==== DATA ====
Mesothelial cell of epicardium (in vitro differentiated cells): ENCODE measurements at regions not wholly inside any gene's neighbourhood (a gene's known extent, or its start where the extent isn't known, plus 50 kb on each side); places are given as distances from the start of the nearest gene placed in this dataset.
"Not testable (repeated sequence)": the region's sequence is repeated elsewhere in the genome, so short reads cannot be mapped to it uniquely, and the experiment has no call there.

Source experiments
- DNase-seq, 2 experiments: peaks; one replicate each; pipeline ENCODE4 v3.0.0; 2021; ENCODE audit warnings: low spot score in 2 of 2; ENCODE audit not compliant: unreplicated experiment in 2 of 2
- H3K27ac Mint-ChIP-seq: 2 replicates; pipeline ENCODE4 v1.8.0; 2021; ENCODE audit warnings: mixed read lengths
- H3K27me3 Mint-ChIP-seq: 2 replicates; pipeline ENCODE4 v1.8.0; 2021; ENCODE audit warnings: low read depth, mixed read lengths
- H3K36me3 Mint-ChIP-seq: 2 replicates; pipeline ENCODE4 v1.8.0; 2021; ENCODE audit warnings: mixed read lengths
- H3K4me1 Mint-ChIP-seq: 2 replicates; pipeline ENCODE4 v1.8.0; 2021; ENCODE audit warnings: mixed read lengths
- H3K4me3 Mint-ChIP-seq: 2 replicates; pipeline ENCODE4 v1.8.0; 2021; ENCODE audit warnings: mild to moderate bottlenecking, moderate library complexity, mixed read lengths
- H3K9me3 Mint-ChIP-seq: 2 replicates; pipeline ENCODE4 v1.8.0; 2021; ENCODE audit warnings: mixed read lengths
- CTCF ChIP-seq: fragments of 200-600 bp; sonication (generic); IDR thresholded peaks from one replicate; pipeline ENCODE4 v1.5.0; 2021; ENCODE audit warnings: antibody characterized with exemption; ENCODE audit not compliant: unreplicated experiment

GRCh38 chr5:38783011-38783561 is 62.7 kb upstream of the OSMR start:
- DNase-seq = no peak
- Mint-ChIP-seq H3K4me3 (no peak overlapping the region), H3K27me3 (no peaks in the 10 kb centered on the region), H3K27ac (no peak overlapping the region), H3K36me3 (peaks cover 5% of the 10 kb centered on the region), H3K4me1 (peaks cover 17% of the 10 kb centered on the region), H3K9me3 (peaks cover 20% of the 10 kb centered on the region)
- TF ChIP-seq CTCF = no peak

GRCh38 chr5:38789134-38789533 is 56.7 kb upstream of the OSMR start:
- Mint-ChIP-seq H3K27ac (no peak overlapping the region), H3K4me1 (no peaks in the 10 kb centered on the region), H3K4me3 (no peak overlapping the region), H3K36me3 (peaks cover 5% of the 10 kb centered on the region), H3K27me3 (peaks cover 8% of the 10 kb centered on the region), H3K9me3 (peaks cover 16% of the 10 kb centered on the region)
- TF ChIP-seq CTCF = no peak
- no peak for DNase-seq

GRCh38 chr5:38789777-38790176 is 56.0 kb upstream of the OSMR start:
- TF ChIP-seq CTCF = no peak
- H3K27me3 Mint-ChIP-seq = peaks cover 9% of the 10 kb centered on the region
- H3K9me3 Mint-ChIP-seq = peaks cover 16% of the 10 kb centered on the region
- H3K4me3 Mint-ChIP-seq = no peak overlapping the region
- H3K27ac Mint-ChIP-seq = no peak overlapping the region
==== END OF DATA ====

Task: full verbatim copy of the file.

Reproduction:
Mesothelial cell of epicardium (in vitro differentiated cells): ENCODE measurements at regions not wholly inside any gene's neighbourhood (a gene's known extent, or its start where the extent isn't known, plus 50 kb on each side); places are given as distances from the start of the nearest gene placed in this dataset.
"Not testable (repeated sequence)": the region's sequence is repeated elsewhere in the genome, so short reads cannot be mapped to it uniquely, and the experiment has no call there.

Source experiments
- DNase-seq, 2 experiments: peaks; one replicate each; pipeline ENCODE4 v3.0.0; 2021; ENCODE audit warnings: low spot score in 2 of 2; ENCODE audit not compliant: unreplicated experiment in 2 of 2
- H3K27ac Mint-ChIP-seq: 2 replicates; pipeline ENCODE4 v1.8.0; 2021; ENCODE audit warnings: mixed read lengths
- H3K27me3 Mint-ChIP-seq: 2 replicates; pipeline ENCODE4 v1.8.0; 2021; ENCODE audit warnings: low read depth, mixed read lengths
- H3K36me3 Mint-ChIP-seq: 2 replicates; pipeline ENCODE4 v1.8.0; 2021; ENCODE audit warnings: mixed read lengths
- H3K4me1 Mint-ChIP-seq: 2 replicates; pipeline ENCODE4 v1.8.0; 2021; ENCODE audit warnings: mixed read lengths
- H3K4me3 Mint-ChIP-seq: 2 replicates; pipeline ENCODE4 v1.8.0; 2021; ENCODE audit warnings: mild to moderate bottlenecking, moderate library complexity, mixed read lengths
- H3K9me3 Mint-ChIP-seq: 2 replicates; pipeline ENCODE4 v1.8.0; 2021; ENCODE audit warnings: mixed read lengths
- CTCF ChIP-seq: fragments of 200-600 bp; sonication (generic); IDR thresholded peaks from one replicate; pipeline ENCODE4 v1.5.0; 2021; ENCODE audit warnings: antibody characterized with exemption; ENCODE audit not compliant: unreplicated experiment

GRCh38 chr5:38783011-38783561 is 62.7 kb upstream of the OSMR start:
- DNase-seq = no peak
- Mint-ChIP-seq H3K4me3 (no peak overlapping the region), H3K27me3 (no peaks in the 10 kb centered on the region), H3K27ac (no peak overlapping the region), H3K36me3 (peaks cover 5% of the 10 kb centered on the region), H3K4me1 (peaks cover 17% of the 10 kb centered on the region), H3K9me3 (peaks cover 20% of the 10 kb centered on the region)
- TF ChIP-seq CTCF = no peak

GRCh38 chr5:38789134-38789533 is 56.7 kb upstream of the OSMR start:
- Mint-ChIP-seq H3K27ac (no peak overlapping the region), H3K4me1 (no peaks in the 10 kb centered on the region), H3K4me3 (no peak overlapping the region), H3K36me3 (peaks cover 5% of the 10 kb centered on the region), H3K27me3 (peaks cover 8% of the 10 kb centered on the region), H3K9me3 (peaks cover 16% of the 10 kb centered on the region)
- TF ChIP-seq CTCF = no peak
- no peak for DNase-seq

GRCh38 chr5:38789777-38790176 is 56.0 kb upstream of the OSMR start:
- TF ChIP-seq CTCF = no peak
- H3K27me3 Mint-ChIP-seq = peaks cover 9% of the 10 kb centered on the region
- H3K9me3 Mint-ChIP-seq = peaks cover 16% of the 10 kb centered on the region
- H3K4me3 Mint-ChIP-seq = no peak overlapping the region
- H3K27ac Mint-ChIP-seq = no peak overlapping the region